• How long will it take your customer to come back and buy again?
  • Does the volume of Black Friday require a slow-down of sales for a couple of weeks after?
  • What will you do to replace this volume next year?


Consider other ways to drive your business upwards


Pricing is but one mechanism to stimulate sales. It’s the simplest to activate, so it is overused. Think about the different levers for your business. Black Friday can represent a chance to test new offers with consumers, or to help you reward those faithful followers. What do you hope to accomplish with your business? Here are some other concepts to consider:


  • Drive trial – sell or give away sample products. Make a size for someone to try.
  • Engage loyalty – offer a gift with purchase.
  • Build your shopping basket – sell a set of products for a unique price.


These things help you to drive other levers of your business. I personally love building your shopping basket because you can teach consumers about the other parts of your lineup while making a value proposition. The side benefit is that you clear some inventory, make deal-crazy shoppers happy and maintain the integrity of your brand.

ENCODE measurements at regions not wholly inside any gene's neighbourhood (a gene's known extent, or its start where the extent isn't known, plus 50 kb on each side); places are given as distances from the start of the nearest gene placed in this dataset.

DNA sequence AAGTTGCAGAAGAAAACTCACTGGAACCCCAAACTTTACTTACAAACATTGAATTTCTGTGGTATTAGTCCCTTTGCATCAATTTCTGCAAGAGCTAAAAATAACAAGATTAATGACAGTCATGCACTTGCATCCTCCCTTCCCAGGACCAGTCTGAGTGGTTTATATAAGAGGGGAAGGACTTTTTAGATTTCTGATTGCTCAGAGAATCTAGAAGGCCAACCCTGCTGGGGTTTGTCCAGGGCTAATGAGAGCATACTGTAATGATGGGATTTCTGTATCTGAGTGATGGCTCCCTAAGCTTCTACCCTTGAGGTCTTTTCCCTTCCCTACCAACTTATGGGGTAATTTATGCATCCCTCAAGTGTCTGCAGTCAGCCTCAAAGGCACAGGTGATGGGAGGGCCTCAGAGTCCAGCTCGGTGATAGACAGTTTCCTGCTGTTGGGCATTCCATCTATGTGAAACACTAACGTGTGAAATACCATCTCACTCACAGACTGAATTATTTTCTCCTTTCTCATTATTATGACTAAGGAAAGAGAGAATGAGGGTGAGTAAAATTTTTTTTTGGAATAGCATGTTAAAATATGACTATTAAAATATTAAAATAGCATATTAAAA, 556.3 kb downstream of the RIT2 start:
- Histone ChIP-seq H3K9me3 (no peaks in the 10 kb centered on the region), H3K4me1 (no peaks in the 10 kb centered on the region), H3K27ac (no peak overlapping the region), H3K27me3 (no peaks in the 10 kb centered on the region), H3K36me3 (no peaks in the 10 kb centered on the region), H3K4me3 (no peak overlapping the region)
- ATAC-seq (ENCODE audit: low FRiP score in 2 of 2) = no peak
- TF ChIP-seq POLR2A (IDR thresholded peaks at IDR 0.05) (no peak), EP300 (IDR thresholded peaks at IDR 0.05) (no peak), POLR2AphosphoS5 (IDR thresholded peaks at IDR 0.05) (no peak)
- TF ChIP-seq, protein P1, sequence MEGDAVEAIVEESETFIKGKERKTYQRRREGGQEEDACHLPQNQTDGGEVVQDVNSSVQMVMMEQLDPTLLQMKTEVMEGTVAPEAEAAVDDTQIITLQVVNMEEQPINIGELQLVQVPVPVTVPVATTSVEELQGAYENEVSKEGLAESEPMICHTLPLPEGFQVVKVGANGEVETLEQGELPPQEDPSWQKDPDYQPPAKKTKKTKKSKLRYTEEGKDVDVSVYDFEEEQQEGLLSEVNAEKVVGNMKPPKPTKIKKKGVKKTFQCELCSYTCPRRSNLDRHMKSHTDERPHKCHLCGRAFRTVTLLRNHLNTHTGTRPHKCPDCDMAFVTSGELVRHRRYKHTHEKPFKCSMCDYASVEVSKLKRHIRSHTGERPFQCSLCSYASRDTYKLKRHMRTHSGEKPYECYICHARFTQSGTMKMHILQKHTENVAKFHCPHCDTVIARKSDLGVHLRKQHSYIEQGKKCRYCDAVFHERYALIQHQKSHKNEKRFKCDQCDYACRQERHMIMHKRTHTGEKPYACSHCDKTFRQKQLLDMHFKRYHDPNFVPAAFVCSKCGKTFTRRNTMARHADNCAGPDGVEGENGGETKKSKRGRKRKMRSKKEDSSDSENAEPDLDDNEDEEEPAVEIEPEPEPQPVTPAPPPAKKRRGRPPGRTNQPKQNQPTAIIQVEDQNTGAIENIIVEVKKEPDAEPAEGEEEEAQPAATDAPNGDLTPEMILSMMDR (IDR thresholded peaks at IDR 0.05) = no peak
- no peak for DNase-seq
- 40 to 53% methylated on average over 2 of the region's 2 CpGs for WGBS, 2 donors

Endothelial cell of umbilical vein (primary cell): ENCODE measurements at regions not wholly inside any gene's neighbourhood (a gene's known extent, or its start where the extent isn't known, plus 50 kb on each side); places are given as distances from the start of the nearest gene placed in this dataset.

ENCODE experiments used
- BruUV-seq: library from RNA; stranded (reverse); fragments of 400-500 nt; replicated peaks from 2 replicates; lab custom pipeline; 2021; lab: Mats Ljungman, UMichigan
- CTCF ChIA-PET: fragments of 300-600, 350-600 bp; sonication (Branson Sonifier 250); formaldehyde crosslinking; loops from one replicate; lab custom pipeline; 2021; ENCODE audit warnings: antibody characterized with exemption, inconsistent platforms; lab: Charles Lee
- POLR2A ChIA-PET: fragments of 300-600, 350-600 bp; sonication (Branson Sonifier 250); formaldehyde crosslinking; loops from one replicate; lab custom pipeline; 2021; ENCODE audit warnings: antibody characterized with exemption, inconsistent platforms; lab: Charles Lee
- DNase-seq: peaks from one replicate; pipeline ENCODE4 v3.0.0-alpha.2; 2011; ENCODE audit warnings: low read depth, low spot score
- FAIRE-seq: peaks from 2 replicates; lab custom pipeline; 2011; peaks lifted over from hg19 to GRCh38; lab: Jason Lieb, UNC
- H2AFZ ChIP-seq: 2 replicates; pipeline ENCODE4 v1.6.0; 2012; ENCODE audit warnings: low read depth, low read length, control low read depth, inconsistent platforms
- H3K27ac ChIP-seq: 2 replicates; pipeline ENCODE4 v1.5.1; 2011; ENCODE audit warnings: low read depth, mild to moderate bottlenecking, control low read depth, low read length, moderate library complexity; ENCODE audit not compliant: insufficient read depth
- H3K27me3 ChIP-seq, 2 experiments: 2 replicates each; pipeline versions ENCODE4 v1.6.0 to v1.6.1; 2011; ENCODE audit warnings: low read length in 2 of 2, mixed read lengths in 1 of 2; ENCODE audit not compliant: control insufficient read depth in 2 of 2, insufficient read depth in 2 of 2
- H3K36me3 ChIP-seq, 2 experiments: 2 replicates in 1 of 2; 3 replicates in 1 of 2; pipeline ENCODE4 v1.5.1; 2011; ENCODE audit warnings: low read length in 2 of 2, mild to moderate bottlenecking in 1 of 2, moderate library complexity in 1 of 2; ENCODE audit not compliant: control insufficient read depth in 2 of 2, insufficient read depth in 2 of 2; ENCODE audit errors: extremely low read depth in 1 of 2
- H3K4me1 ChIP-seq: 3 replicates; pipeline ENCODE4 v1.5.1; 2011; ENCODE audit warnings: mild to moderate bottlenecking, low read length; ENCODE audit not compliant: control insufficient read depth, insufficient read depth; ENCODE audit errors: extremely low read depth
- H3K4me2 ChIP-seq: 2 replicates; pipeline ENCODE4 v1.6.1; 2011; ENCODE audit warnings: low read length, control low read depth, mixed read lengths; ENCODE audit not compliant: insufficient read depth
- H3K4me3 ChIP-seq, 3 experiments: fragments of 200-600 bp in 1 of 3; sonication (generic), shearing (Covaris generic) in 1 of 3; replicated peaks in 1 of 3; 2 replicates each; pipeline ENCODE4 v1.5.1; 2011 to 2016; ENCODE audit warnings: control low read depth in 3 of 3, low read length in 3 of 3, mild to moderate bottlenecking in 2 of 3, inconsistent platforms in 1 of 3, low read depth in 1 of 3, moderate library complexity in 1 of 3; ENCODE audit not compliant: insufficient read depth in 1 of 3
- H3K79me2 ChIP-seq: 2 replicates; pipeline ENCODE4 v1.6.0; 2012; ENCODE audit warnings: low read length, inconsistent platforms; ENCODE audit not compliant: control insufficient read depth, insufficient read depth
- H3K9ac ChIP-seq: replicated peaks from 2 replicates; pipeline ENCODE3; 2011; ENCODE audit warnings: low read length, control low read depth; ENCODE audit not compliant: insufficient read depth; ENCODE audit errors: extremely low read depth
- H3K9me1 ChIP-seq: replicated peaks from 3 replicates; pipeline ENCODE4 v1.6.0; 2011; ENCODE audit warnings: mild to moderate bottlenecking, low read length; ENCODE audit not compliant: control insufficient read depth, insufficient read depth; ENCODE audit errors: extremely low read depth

All of the points we touched on above can help you to grow your business and increase market share without the negative effects of price discounting. Black Friday is a great occasion to sell more products and build volume. It’s a good sales opportunity. Be sure to think before you leap and you’ll keep it that way for years to come. Did you see any retailers surprise you with their involvement or non involvement in Black Friday this year? Let us know in the comments below!